Spring, Summer, Autumn
March – May
September – November
LCY → NIC
Freedom of movement
Taxi: 27 £GBP (45 min)
Bus: 6 £GBP (60 min)
Travel insurance is recommended
Legend tells that Aphrodite – the Greek goddess of love – was born from waves on a Cyprus beach. And you are likely to fall with Aphrodite’s warm Mediterranean island on Cyprus holidays. Influenced by various cultures such as Greece, Turkey and the Middle East, Cyprus has 10,000 years of fascinating history just waiting to be discovered by visitors.
Head to Larnaca to see multicoloured fish in the clear blue water at the rugged Cape Greco and ogle the tanned bodies on Nissi Beach at the party resort Ayia Napa. Explore the ancient Venetian walls you will find in Cyprus’ capital, Nicosia, and at the resort of Paphos scrutinise Roman mosaics. Sit back relax and dine on fresh fish and seafood at the harbour side tavernas in Latchi.
Tourists are charmed by sun and the sea, the epic folklore and history, and the fantastic food on offer.
Cyprus climate is subtropical, Mediterranean, and semi-arid meaning very mild winters and warm to hot summers. Snow only falls in the Troodos Mountains at the island’s centre. Rain is mainly a winter phenomenon with summer generally being dry.
Cyprus possesses the warmest climate (and warmest winters) in the Mediterranean part of the European Union. That's why holidays in Cyprus are ideal if you want to escape from cold days. Average annual temperatures on the coast are about 24 degrees Celsius (75 Fahrenheit) by day and by night average 14 degrees Celsius (57 Fahrenheit). Summers in general last about eight months from April to November. Of all cities in the Mediterranean part of the European Union Limassol boasts the warmest winters with average temperatures in January and February being 17 to 18 degrees Celsius (63 to 64 Fahrenheit) by day and at night 8 to 9 degrees Celsius (46 to 48 Fahrenheit).
Ayia Napa are the Greek words for “Saint Napa”, the town’s patron saint and whose Venetian monastery is located in the centre, adjacent to the main square which also happens to be where all the city’s nightclubs happen to be. And Ayia Napa is known for its clubbing, in fact you could say it is the Cypriot version of Spain’s Ibiza. It become popular in the late 1990s with devotees of the London-based Garage music scene, with scores of young Brits descending on the island in summer. In the years since they have been joined by a swell in tourist numbers from Scandinavia, Russia, Eastern Europe and the rest of the world in smaller numbers all drawn by the hedonistic nightlife and the more-chilled sun, surf and sand of the beaches by day. Ayia Napa is perfect destination for active Cyprus holidays.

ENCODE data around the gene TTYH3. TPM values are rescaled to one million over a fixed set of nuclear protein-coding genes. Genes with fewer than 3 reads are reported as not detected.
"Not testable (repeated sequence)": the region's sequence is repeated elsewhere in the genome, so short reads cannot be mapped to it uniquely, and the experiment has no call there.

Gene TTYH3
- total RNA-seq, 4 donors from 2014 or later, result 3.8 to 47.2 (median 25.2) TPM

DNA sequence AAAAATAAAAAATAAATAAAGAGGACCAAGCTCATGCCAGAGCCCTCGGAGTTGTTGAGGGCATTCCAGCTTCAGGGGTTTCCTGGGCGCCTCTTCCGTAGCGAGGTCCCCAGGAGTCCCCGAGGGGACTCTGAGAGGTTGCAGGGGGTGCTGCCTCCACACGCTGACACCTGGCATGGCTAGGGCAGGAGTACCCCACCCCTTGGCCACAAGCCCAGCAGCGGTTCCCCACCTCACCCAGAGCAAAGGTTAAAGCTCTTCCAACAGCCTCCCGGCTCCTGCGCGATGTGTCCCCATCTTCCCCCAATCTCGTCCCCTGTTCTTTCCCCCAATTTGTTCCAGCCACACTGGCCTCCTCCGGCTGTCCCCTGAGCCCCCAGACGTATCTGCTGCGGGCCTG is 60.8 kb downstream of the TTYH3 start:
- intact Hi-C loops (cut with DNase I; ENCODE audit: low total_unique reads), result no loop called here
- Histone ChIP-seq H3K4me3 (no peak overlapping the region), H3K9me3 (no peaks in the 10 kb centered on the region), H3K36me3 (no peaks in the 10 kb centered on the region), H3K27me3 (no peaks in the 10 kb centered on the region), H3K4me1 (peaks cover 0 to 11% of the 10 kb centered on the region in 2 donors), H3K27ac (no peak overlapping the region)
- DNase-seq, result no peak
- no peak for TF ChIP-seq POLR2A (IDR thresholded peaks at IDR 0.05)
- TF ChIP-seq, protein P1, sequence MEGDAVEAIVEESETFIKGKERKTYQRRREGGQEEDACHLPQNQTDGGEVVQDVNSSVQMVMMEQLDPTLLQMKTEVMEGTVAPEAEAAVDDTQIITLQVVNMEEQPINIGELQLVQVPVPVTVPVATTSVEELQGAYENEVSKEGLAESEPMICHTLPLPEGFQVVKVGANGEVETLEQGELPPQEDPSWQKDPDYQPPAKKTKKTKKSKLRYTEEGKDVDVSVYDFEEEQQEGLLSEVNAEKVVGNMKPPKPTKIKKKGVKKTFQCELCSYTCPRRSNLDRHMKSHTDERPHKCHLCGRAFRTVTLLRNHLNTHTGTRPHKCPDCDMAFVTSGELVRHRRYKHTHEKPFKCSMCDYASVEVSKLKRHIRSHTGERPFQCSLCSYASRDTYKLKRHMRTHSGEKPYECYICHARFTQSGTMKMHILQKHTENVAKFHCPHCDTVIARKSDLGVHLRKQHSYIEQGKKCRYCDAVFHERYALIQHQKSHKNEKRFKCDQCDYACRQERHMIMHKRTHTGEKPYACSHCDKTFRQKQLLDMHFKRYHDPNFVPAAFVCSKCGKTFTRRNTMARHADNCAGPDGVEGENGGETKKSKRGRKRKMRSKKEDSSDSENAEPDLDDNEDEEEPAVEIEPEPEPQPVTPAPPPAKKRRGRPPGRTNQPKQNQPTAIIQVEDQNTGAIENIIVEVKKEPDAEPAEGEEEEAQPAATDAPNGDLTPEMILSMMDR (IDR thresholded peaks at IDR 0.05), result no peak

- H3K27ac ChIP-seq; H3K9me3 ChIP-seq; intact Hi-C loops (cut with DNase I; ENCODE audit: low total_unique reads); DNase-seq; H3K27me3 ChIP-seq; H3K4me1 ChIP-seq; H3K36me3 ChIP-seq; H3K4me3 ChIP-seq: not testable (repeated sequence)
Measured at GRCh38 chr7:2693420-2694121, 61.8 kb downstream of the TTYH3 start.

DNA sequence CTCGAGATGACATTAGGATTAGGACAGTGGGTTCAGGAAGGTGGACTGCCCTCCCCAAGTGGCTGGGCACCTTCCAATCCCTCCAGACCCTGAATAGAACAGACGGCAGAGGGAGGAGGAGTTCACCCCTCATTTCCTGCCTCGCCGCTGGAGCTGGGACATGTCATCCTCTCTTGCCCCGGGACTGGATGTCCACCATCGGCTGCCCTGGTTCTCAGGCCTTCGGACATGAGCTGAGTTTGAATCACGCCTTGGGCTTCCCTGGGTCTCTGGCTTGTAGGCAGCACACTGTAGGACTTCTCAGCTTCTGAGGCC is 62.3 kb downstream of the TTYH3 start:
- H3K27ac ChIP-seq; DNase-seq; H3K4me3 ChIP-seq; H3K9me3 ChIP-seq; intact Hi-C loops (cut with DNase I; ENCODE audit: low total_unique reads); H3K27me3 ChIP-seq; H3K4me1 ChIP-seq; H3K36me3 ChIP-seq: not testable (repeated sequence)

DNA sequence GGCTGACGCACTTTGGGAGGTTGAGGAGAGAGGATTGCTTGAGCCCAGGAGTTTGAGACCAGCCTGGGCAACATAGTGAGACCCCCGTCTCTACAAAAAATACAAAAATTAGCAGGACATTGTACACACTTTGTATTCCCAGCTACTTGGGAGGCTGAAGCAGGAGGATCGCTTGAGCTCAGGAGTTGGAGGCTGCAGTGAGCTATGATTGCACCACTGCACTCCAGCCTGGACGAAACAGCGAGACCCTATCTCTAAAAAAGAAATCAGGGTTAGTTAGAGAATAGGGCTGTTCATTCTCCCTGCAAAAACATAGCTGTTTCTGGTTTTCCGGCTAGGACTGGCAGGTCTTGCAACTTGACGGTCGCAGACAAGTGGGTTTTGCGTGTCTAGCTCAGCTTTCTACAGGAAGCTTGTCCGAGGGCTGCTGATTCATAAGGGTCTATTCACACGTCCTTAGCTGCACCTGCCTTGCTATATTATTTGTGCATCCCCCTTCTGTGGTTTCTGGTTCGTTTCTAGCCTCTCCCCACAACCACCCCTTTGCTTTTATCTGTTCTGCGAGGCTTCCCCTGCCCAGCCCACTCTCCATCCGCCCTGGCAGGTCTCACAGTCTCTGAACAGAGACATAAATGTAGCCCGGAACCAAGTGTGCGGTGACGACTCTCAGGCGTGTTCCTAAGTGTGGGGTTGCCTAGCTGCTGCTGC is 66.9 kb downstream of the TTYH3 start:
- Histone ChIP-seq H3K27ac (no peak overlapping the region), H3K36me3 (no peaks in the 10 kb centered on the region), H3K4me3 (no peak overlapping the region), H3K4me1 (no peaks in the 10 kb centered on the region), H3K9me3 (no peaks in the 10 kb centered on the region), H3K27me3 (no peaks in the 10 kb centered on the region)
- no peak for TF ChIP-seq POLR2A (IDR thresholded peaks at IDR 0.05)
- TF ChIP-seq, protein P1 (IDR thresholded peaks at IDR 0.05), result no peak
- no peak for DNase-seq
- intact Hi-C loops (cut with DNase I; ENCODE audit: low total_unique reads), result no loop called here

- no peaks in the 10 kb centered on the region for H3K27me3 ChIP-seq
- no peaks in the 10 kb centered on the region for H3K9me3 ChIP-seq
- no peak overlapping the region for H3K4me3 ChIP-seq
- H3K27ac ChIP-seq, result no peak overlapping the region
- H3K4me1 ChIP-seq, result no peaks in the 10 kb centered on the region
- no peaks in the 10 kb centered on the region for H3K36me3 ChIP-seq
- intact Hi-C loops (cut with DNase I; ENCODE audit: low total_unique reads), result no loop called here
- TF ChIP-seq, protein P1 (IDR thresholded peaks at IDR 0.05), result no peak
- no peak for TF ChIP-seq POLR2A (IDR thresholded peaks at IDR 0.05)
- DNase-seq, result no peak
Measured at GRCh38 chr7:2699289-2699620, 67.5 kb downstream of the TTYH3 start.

Be charmed by Larnaca, its palm tree-lined promenade, the traditional shops in the old Turkish quarter, historic monuments like the Church of St Lazarus and the impressive Salt Lake populated by flamingoes. It is typically the first stop for visitors to Cyprus as the city’s airport is the country’s largest. Laid back with a relaxed way of life it still can’t compete with nearby Limassol and Paphos.
Limassol is Cyprus’ second largest town after Nicosia, and is home to about 200,000. Apart from being a tourist destination, it is also an international business centre in Cyprus making it slightly more cosmopolitan than other destinations in Cyprus. Projects designed to revamp the old town and port area are making sightseeing during you holidays in Cyprus more interesting.
The world's last divided capital, the guard towers and barbed wire of what is known as the “Green Line” divides the town into two halves – north and south. The northern side of the line is the capital of the self-declared Turkish Republic of Northern Cyprus and the south half serving as the capital of the Republic of Cyprus. Nicosia does not feature a lot of the archaeology and vibrant clubbing scene that draws so many visitors to Cyprus. The Old City surrounded by its Venetian walls is worth strolling through to take in its churches and museums with comparative lack of tourists.